[1] "/data/homes/raidb/home/dteske/library"
[2] "/opt/R/3.3.1/lib64/R/library"

When we pipeline the virtual environment library into RPMs (for efficiency to live on the local disk), we plan to have the RPM install to:


But this creates a conflict with:

  • /opt/R/<version>/lib64/R/library

which provides the base libraries for R outside the virtual environment.

For this, I provide command-line options to Renv:

#!/usr/bin/Renv -l library.project7 Rscript

This will instruct Renv to instead look for a directory named “library.project7” in the same directory as the script.

It will also check for a “library.project7” directory in /opt/R//lib64/R/

Examining .libPaths() in this scenario would yield:

[1] "/data/homes/raidb/home/dteske/library.project7"
[2] "/opt/R/3.3.1/lib64/R/library.project7"
[3] "/opt/R/3.3.1/lib64/R/library"

Directories above:

  1. Inside the project directory (aka virtual environment)
  2. Inside the R distribution
  3. Base R library

When you say:


It will look first in the library.project7 directory in the script’s directory, then in the library.project7 directory that is distributed via the Continuous Integration (CI) and Continuous Deployment (CD) pipeline, and lastly in the base R library collection.

Moving the project library directory (library.project7 in this scenario) aside or using a full pathname to the library directory (example below) will cause only the localized (non-NFS, non-DFS) libraries to be loaded:

#!/usr/bin/Renv -l /opt/R/3.3.1/lib64/R/library.project7 Rscript

Resulting in the following .libPaths():

[1] "/opt/R/3.3.1/lib64/R/library.project7"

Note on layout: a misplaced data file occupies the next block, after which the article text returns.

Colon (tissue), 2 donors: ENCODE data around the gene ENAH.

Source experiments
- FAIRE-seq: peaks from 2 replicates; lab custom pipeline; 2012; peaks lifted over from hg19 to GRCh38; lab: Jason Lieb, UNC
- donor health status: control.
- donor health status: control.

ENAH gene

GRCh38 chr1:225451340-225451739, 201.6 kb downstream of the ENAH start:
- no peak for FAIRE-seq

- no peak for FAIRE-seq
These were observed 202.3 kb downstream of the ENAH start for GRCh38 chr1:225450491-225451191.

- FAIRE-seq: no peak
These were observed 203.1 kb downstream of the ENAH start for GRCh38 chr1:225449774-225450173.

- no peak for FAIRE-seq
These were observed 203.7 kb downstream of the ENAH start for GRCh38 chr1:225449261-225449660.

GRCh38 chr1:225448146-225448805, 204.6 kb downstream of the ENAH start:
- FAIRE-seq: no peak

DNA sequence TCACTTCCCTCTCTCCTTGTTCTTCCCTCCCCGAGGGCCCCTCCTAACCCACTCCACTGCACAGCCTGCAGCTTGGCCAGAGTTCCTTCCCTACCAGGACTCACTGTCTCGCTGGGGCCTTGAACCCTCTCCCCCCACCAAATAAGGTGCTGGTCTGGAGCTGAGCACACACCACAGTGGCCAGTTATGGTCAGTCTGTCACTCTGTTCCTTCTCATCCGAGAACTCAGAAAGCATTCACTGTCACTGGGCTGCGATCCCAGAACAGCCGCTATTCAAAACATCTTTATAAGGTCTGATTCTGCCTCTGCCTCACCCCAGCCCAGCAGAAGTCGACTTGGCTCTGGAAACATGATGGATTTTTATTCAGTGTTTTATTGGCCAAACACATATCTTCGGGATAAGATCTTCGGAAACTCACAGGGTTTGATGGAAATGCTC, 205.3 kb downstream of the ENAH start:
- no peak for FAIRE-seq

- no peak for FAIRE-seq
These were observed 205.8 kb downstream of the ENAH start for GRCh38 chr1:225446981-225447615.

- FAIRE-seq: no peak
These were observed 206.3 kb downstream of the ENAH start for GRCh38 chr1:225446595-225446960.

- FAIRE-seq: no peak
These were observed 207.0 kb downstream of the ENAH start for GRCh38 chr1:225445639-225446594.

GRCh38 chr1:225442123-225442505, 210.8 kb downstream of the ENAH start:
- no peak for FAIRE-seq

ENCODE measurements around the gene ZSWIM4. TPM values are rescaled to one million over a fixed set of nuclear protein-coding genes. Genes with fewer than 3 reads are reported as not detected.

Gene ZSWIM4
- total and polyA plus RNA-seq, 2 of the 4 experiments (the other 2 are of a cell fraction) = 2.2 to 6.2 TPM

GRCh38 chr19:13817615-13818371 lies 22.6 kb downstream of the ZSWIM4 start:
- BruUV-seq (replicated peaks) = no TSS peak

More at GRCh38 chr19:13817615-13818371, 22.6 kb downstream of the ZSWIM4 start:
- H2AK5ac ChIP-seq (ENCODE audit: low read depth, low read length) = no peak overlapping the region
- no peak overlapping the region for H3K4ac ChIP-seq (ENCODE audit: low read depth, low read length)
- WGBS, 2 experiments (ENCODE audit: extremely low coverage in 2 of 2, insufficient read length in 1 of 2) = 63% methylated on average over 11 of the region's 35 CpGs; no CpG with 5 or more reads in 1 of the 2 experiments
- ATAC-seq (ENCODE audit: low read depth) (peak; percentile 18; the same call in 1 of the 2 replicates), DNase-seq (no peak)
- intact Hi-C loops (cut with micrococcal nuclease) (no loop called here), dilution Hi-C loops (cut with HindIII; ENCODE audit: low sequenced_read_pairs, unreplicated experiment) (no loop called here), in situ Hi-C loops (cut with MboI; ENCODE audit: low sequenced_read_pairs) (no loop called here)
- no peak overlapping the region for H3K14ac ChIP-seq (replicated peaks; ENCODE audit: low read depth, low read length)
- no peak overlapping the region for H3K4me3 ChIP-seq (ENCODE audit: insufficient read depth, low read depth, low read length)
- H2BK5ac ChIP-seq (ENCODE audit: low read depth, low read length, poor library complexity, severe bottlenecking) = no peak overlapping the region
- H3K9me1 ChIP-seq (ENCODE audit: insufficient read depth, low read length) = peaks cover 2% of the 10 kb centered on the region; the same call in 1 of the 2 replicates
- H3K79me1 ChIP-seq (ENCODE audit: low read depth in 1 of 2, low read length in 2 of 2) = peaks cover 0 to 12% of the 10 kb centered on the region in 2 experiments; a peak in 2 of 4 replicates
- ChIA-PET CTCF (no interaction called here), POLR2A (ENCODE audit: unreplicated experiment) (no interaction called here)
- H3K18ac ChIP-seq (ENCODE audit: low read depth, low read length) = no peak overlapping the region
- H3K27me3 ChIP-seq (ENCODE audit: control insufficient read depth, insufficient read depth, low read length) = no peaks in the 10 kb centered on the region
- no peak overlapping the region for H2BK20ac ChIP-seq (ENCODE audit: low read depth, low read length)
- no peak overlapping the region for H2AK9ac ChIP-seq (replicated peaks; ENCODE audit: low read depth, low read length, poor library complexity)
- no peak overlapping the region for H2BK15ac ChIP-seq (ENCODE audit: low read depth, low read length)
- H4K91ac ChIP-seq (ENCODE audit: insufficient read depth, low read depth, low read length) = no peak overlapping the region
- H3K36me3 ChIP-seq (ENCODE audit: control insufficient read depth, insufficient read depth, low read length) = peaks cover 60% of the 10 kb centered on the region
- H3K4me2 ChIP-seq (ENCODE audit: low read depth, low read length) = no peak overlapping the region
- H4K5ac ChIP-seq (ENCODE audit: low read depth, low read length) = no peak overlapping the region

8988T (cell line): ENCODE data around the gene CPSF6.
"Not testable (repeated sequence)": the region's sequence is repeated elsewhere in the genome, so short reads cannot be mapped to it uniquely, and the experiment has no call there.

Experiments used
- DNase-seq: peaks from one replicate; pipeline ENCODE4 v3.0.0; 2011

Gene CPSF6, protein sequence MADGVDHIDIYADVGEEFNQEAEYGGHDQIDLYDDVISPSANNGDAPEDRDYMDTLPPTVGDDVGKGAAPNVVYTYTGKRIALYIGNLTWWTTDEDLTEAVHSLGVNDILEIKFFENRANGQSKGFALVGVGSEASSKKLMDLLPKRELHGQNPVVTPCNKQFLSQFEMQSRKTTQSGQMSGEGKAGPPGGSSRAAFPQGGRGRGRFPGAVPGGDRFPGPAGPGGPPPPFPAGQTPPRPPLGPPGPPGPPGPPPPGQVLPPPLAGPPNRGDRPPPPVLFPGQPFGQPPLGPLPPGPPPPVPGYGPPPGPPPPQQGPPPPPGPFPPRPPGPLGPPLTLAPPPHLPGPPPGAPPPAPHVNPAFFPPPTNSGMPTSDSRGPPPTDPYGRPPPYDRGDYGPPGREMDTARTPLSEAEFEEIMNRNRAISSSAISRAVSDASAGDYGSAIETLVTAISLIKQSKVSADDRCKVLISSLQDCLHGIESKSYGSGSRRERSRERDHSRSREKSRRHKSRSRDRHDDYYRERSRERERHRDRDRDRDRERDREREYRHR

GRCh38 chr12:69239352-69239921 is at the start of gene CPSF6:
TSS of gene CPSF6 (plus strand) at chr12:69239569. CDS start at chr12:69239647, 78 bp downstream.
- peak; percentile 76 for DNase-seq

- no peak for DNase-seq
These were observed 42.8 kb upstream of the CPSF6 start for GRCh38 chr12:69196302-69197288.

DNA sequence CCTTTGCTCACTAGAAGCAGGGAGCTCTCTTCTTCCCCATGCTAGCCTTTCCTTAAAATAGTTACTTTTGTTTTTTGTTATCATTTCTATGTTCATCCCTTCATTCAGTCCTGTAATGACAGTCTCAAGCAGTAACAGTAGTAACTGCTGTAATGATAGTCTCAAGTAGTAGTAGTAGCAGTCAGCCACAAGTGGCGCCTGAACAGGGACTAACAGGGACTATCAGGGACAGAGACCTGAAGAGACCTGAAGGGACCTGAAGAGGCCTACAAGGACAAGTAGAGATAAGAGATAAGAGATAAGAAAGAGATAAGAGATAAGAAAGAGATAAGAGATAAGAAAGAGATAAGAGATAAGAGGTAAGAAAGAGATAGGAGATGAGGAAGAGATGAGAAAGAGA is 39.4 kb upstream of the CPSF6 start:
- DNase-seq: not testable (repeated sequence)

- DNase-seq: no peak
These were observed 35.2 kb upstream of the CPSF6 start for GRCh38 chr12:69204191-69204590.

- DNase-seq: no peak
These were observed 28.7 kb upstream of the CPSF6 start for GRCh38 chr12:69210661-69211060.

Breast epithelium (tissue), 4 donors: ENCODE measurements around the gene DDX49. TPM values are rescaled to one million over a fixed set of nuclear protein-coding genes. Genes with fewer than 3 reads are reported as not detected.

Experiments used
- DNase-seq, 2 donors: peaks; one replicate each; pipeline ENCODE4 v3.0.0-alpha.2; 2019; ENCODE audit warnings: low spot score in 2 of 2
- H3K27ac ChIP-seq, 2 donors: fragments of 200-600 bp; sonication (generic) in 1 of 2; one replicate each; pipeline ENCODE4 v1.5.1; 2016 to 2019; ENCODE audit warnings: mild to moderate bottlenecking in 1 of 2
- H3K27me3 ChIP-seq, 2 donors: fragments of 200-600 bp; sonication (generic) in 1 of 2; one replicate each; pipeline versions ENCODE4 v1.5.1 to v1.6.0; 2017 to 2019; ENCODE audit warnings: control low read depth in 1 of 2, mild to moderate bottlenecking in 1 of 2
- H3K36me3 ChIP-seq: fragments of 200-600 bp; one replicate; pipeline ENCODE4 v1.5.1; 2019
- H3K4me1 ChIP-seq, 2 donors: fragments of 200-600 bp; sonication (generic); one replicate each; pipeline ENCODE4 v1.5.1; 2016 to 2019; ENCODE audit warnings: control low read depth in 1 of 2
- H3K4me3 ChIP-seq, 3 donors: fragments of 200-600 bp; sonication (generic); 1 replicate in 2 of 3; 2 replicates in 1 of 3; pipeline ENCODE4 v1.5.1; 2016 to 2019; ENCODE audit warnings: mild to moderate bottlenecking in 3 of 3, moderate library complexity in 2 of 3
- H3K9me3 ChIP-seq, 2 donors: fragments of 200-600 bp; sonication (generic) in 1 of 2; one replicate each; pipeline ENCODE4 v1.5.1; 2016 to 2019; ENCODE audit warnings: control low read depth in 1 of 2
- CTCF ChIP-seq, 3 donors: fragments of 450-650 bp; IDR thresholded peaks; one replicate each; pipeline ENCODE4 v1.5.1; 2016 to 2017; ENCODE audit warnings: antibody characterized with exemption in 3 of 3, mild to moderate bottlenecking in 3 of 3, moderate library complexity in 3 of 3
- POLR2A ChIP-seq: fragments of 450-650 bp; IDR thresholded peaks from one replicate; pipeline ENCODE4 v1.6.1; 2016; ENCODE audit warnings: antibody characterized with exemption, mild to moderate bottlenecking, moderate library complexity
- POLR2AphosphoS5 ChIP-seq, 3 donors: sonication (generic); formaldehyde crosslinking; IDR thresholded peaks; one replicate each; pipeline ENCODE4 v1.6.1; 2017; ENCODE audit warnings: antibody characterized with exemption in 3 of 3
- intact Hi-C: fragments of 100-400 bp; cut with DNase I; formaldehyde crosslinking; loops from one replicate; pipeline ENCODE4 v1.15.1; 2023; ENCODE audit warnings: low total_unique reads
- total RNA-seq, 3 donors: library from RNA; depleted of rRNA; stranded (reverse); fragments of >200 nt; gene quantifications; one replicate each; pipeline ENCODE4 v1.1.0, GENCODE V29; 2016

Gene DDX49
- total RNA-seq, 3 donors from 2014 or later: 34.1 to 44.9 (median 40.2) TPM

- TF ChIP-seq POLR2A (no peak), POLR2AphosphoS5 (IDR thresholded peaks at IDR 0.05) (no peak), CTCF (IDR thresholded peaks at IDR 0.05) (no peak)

[2] "/opt/R/3.3.1/lib64/R/library"

However, using a full path precludes you from potentially augmenting or overriding the pipelined binaries, should the need arise.
Renv intelligently adjusts .libPaths() based on the existence of multiple “-l dir” option-arguments which can be relative or absolute.

For large projects using virtual environments that want to separate scripts into separate directories, such as “bin“, you can use paths relative to the directory the script lives in without fear that the current working directory will effect the loading of the proper library collections.

#!/usr/bin/Renv -l ../library.project7 Rscript

Inspecting .libPaths() inside a script launched in this scenario (if all the below directories exist) would be:

[1] "/data/homes/raidb/home/dteske/library.project7"
[2] "/opt/R/3.3.1/lib64/R/library.project7"
[3] "/opt/R/3.3.1/lib64/R/library"
Despite the “../” prefix on the relative library reference, Renv knew to add a “library.project7” directory to “.libPaths()” if it existed in the same directory as the base R library.
If you choose to name your library directory “library” then pipelining the executables into RPM will require putting them into the base R library collection – which means stricter guidelines to prevent regressions against scripts running in the global context outside of virtual environments.

Renv orders the directories that it finds specifically to enable the ability to slip RPM-distributed binaries into the search path, but allow forward progression through divergence at the upper layer. By allowing the specified library at the project-level to override everything, a project maintainer can make changes to the library, test code, and then – when it comes time – feed a snapshot of the virtual environment into the RPM pipeline for automated integration and deployment, bringing the RPM layer in-sync with the project layer.

Interpreter Selection

  • Be able to use different versions of the desired interpreter (R-3.1.1 versus R-3.3.1 versus R-3.5.2 for example)

Just as /usr/bin/env allows you to select the interpreter based on the $PATH environment variable, Renv allows this and more for your R scripts.

A few key features:

  • You can use R or Rscript (including R-<version> and Rscript-<version>) interchangeably
  • You can create symbolic links to Renv to make referencing specific versions of R more convenient